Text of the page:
2. Richard Falk, Former UN Special Rapporteur on human rights situation in the Occupied Palestinian Territory
  3. Alain Pellet, Professor of Public International Law, University Paris Ouest, former Member of the United Nations International Law Commission, France
  4. Georges Abi-Saab, Emeritus Professor of International Law, Graduate Institute of International and Development Studies, Geneva, Former Judge on the ICTY
  5. Vera Gowlland-Debbas, Emeritus Professor of International Law, Graduate Institute of International and Development Studies, Geneva, Switzerland
  6. Chantal Meloni, Adjunct Professor of International Criminal Law, University of Milan, Italy (Rapporteur)
  7. Roy Abbott, Consultant in International Humanitarian Law and International Human Rights Law, Australia
  8. Lama Abu-Odeh, Law Professor, Georgetown University Law Center, USA
  9. Susan M. Akram, Clinical Professor and supervising attorney, International Human rights Program, Boston University School of Law, USA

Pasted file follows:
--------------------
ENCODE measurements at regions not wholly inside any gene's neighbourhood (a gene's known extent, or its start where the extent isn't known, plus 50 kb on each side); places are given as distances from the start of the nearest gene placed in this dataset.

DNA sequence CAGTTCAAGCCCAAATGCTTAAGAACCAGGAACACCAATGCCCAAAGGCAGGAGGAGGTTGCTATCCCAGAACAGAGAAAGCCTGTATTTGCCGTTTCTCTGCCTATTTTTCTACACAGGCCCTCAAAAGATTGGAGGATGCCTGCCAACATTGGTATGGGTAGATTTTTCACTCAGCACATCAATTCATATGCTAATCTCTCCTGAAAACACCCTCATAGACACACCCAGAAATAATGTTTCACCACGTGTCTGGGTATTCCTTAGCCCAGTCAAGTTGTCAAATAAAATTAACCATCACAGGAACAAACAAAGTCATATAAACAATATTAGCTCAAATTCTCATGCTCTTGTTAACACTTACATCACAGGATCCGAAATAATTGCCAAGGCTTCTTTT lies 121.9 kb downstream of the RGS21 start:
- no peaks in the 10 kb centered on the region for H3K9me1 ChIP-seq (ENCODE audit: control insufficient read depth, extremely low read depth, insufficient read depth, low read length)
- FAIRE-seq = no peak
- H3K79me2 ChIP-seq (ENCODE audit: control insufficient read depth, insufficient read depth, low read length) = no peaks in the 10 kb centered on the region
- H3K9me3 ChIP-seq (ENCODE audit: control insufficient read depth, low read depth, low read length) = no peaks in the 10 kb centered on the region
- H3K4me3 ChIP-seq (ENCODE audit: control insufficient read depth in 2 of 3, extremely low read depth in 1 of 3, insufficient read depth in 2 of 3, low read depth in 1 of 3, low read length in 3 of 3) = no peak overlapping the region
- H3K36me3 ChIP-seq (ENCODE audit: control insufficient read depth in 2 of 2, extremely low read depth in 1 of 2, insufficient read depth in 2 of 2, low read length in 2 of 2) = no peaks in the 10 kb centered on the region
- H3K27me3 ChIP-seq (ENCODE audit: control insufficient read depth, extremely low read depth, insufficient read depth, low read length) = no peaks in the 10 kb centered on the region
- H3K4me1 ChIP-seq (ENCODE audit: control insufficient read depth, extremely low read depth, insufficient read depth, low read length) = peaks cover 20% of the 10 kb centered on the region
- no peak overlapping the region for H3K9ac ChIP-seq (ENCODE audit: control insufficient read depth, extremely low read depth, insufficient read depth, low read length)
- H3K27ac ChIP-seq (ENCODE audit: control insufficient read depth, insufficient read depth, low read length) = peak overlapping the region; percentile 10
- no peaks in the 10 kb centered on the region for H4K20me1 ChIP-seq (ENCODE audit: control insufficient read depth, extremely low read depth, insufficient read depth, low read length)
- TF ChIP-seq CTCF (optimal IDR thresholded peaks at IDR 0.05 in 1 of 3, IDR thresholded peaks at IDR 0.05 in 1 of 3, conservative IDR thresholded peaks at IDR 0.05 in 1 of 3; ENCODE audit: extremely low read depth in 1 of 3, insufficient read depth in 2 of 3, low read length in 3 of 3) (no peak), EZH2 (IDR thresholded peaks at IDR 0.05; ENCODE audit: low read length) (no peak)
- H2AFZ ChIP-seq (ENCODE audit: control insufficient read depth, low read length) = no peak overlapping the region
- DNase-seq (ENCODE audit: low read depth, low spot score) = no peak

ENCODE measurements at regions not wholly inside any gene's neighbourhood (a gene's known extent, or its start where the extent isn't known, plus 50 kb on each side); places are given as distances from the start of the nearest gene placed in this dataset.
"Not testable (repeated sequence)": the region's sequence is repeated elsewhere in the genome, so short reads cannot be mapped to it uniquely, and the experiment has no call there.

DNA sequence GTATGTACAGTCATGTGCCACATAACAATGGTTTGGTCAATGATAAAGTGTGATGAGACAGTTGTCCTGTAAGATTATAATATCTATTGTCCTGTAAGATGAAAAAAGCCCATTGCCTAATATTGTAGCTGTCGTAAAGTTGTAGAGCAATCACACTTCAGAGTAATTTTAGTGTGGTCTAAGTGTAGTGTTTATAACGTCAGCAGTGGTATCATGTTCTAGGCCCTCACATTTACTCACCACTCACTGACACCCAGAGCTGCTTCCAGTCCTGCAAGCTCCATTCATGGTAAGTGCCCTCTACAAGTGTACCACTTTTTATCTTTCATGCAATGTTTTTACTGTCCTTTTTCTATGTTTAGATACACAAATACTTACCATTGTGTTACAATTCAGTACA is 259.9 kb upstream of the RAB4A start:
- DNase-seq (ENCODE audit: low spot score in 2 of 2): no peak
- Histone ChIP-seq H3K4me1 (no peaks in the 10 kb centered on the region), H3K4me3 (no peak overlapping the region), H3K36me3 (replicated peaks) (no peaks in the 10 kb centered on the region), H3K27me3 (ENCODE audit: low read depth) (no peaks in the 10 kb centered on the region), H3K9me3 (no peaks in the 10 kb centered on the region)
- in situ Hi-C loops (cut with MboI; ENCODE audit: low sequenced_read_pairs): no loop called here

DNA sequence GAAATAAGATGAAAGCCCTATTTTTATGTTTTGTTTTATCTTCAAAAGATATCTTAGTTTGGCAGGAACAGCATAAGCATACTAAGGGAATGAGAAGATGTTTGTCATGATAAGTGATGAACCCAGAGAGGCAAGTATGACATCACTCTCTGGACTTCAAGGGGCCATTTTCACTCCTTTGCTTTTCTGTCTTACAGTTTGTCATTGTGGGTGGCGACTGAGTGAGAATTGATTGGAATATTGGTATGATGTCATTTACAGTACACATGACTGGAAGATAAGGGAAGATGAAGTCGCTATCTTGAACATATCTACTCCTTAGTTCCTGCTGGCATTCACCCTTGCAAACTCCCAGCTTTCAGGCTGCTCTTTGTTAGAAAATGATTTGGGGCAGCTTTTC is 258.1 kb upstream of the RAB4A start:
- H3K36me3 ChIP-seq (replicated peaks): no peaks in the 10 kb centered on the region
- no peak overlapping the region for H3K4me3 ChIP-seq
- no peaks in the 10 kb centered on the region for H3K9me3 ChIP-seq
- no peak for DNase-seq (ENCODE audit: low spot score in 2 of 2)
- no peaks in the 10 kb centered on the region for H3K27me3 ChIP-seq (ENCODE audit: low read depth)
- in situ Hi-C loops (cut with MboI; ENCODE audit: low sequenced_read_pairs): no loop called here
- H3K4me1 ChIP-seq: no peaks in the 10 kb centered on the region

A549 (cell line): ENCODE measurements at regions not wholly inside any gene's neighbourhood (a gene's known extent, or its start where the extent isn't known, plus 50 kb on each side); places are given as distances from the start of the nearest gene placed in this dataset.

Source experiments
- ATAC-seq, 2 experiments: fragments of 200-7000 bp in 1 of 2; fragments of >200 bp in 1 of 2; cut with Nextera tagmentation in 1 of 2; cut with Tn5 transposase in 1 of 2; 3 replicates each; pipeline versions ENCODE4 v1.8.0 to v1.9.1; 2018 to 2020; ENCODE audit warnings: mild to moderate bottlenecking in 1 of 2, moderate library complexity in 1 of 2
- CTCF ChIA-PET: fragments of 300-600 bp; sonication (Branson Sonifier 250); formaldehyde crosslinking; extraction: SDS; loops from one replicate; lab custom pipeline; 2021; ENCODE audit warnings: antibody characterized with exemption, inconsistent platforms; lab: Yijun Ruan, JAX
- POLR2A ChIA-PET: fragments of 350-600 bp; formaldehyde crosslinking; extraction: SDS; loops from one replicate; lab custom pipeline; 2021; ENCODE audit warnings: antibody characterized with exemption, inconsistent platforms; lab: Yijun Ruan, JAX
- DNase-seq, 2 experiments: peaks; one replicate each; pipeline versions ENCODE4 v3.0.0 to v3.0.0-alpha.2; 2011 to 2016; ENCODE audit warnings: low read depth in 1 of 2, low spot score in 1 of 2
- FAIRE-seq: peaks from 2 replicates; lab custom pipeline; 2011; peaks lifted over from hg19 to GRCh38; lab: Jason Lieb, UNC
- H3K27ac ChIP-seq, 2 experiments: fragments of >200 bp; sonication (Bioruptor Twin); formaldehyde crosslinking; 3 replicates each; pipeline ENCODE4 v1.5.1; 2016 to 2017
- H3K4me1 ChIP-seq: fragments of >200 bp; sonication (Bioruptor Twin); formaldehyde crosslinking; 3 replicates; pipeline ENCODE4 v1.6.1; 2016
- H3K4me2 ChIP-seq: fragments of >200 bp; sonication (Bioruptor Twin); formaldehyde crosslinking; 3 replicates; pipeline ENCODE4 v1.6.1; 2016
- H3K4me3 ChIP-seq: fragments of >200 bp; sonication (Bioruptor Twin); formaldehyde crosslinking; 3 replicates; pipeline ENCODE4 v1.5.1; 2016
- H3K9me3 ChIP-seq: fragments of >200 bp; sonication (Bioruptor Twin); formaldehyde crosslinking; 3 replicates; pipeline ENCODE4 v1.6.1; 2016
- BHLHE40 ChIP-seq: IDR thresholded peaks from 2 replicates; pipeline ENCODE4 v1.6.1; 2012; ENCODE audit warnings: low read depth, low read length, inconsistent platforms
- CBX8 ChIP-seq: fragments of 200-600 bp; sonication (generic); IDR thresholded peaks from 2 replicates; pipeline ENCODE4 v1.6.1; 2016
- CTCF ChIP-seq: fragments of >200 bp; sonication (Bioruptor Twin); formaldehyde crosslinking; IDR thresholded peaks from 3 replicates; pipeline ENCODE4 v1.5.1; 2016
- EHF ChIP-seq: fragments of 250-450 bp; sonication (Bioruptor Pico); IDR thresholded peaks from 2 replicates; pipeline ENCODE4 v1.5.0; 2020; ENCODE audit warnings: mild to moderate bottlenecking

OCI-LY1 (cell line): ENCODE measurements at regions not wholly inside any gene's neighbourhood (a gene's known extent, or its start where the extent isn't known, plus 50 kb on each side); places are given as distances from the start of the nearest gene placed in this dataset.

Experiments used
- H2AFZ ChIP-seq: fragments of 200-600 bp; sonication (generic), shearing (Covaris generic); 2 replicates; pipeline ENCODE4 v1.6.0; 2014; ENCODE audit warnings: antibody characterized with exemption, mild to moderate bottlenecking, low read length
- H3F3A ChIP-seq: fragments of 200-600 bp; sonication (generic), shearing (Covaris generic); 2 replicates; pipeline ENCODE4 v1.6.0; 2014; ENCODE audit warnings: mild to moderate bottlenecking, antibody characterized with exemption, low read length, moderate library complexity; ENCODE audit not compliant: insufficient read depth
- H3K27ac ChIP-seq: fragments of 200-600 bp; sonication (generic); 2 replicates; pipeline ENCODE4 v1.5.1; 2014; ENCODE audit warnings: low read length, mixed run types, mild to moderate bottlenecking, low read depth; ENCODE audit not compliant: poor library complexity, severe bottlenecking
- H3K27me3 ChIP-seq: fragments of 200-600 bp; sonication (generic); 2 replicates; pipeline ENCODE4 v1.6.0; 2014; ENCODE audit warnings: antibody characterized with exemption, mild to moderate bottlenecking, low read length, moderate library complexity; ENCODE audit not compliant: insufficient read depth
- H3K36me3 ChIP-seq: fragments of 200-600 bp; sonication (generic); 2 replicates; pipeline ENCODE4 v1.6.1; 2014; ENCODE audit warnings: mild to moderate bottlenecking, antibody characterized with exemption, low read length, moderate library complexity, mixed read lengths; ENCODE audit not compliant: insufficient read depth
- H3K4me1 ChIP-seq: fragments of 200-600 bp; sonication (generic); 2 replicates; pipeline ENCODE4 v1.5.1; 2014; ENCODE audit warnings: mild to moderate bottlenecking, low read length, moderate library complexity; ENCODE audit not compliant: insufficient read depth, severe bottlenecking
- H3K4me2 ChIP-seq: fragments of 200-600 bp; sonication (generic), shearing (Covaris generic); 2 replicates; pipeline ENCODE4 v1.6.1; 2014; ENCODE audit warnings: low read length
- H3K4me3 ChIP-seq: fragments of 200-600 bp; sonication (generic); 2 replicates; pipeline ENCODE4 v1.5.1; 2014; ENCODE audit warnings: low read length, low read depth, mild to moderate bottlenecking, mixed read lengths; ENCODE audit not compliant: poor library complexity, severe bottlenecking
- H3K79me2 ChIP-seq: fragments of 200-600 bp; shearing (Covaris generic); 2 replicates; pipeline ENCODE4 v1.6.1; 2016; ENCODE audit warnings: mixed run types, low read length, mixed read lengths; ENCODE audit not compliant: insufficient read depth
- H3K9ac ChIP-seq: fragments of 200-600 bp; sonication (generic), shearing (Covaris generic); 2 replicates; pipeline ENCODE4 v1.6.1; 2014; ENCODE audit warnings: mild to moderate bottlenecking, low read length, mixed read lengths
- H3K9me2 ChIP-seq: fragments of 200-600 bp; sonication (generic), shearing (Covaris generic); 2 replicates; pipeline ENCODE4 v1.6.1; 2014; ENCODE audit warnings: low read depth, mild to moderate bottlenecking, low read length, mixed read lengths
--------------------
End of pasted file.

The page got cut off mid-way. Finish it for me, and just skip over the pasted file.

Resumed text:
10. Taris Ahmad, Solicitor at Jones Day, London, UK
  11. Maria Anagnostaki, PhD candidate, Law School University of Athens, Greece
  12. Antony Anghie, Professor of Law, University of Utah, USA
  13. Nizar Ayoub, Director, Al-Marsad, Arab Human Rights Centre in Golan Heights
  14. Valentina Azarov, Lecturer in Human Rights and International Law, Al Quds Bard College, Palestine
  15. Ammar Bajboj, Lecturer in Law, University of Damascus, Syria
  16. Samia Bano, SOAS School of Law, London, UK
  17. Asli Ü Bali, Professor of Law, UCLA School of Law, USA
  18. Jakub Michał Baranowski, Phd Candidate, Universita’ degli Studi Roma Tre, Italy
  19. Frank Barat, Russell Tribunal on Palestine
  20. Emma Bell, Coordinator of the European Group for the Study of Deviance and Social Control, Université de Savoie, France
  21. Barbara Giovanna Bello, Post-doc Fellow, University of Milan, Italy
  22. Brenna Bhandar, Senior lecturer in Law, SOAS School of Law, London, UK
  23. George Bisharat, Professor of Law, UC Hastings College of Law, USA
  24. Barbara Blok, LLM Candidate, University of Essex, UK
  25. John Braithwaite, Professor of Criminology, Australian National University, Australia
  26. Michelle Burgis-Kasthala, lecturer in international law, University of Edinburgh, UK
  27. Eddie Bruce-Jones, Lecturer in Law, University of London, Birkbeck College, UK
  28. Sandy Camlann, LLM Candidate, Université Paris Ouest Nanterre La Défense, France